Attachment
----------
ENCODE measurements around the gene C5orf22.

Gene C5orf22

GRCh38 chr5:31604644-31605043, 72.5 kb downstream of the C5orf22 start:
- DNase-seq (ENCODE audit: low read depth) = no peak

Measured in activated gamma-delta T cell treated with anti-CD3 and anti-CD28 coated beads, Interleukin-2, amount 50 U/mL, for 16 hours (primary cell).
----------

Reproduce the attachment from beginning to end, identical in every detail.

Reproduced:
ENCODE measurements around the gene C5orf22.

Gene C5orf22

GRCh38 chr5:31604644-31605043, 72.5 kb downstream of the C5orf22 start:
- DNase-seq (ENCODE audit: low read depth) = no peak

Measured in activated gamma-delta T cell treated with anti-CD3 and anti-CD28 coated beads, Interleukin-2, amount 50 U/mL, for 16 hours (primary cell).